In this sense, we engineer ontologies that represent aspects of reality for a particular purpose. The word “ontology” has been used to refer to a wide range of computational artifacts of varying complexity, ranging from folksonomies (tag clouds), controlled vocabularies, taxonomies (Yahoo! directory), thesauri (Wordnet) to logical theories of reality (Basic Formal Ontology, DOLCE).

As Leo Obrst explained in the 2007 Ontology Summit:

An ontology defines the terms used to describe and represent an area of knowledge (subject matter).
An ontology also is the model (set of concepts) for the meaning of those terms.
An ontology thus defines the vocabulary and the meaning of that vocabulary.

One of the most successful applications of ontologies has been in Apple’s Siri. When you ask Siri “find me a restaurant”, it activates a “Restaurant Ontology” which defines what a “restaurant”, “reservation” and “rating” are and how they’re related to one another. Siri uses this information to interact “intelligently” and book you that reservation.  IBM’s Watson also a number of used lightweight ontologies to distinguish between “people,” “places,” “times” and other categories when playing Jeopardy!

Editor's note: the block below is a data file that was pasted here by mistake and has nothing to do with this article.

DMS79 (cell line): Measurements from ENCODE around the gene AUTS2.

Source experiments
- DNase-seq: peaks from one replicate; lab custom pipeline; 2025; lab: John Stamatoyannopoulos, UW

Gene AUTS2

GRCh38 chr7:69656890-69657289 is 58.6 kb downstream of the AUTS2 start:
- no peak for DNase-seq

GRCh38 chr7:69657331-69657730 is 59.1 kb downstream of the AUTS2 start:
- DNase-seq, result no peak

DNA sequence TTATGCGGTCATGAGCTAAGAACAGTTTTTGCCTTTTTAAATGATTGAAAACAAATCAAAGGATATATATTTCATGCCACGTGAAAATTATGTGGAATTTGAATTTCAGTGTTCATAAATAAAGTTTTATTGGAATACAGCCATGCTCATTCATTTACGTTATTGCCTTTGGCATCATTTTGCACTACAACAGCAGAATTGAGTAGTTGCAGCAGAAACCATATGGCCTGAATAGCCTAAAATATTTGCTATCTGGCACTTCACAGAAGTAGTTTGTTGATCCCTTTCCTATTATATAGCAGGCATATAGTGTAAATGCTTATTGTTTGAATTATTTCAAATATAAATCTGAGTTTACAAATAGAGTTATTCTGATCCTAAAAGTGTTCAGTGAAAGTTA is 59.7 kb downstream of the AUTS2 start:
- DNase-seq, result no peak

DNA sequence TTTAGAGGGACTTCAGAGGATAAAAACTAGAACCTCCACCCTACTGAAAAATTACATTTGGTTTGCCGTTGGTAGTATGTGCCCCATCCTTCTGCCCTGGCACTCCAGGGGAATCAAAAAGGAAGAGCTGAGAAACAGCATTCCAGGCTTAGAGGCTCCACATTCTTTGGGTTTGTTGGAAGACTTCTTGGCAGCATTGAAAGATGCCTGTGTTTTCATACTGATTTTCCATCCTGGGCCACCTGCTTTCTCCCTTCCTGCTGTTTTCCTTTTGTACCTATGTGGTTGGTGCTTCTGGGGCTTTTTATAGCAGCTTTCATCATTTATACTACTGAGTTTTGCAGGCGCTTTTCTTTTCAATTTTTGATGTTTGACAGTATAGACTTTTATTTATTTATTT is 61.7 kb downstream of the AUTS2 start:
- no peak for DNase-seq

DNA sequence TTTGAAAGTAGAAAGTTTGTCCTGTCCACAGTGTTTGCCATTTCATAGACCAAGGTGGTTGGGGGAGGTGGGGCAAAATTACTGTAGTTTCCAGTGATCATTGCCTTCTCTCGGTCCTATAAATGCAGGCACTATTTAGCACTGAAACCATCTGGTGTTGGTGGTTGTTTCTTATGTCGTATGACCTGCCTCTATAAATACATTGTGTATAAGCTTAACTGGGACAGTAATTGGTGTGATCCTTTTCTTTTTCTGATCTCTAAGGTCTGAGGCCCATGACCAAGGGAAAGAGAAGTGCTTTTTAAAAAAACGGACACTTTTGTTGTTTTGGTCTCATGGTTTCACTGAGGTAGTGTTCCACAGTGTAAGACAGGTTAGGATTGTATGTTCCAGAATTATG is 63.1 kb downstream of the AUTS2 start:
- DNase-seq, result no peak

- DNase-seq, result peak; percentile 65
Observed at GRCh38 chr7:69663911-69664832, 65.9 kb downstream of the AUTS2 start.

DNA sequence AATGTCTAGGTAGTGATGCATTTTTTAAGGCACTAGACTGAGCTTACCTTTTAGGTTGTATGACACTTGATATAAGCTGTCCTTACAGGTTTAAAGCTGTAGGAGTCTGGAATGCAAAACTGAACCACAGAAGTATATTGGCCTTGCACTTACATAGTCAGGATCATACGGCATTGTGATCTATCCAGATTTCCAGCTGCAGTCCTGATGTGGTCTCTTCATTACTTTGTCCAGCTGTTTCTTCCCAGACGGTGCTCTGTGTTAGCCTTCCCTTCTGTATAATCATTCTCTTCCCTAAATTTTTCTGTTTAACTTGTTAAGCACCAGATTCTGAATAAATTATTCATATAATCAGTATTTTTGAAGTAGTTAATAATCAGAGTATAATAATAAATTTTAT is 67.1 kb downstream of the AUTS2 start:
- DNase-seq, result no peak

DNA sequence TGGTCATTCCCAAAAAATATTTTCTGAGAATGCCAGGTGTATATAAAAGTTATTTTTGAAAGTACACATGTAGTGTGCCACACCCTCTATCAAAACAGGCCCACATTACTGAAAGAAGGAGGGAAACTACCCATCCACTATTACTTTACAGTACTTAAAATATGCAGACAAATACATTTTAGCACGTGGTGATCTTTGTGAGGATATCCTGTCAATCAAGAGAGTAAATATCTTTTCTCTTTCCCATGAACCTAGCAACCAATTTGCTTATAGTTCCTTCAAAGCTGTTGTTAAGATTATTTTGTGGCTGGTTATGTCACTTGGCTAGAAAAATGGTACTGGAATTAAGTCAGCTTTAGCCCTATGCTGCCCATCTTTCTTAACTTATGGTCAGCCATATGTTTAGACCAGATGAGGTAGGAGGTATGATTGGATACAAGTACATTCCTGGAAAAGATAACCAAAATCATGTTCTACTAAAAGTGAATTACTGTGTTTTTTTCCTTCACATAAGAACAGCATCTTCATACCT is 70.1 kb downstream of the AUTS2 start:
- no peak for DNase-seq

As our world becomes more complex, ontologies are a vital piece of a solution addressing the problems of Big Systems and Big Data. Depending on the intended use, ontologies can:
  • make explicit and accessible, implicit yet vital assumptions about our systems
  • enable integration among systems and data through semantic interoperability
  • improve model design, adaptability and reuse,
  • reduce development and operational costs
  • enhance decision support systems
  • aid in knowledge management and discovery
  • provide a basis for more adaptable systems

Finally, as we move into the knowledge age there is a growing expectation that our systems will be more self-describing and intelligent. In order to engineer such systems, allow intuitive use and meet expectations of all stakeholders, a more consistent and complete use of ontologies and ontological analysis must be made. The 2007 Ontology Summit provides a more thorough (and somewhat more technical) perspective on the exact nature of ontologies.

Why are ontologies relevant for Big Systems?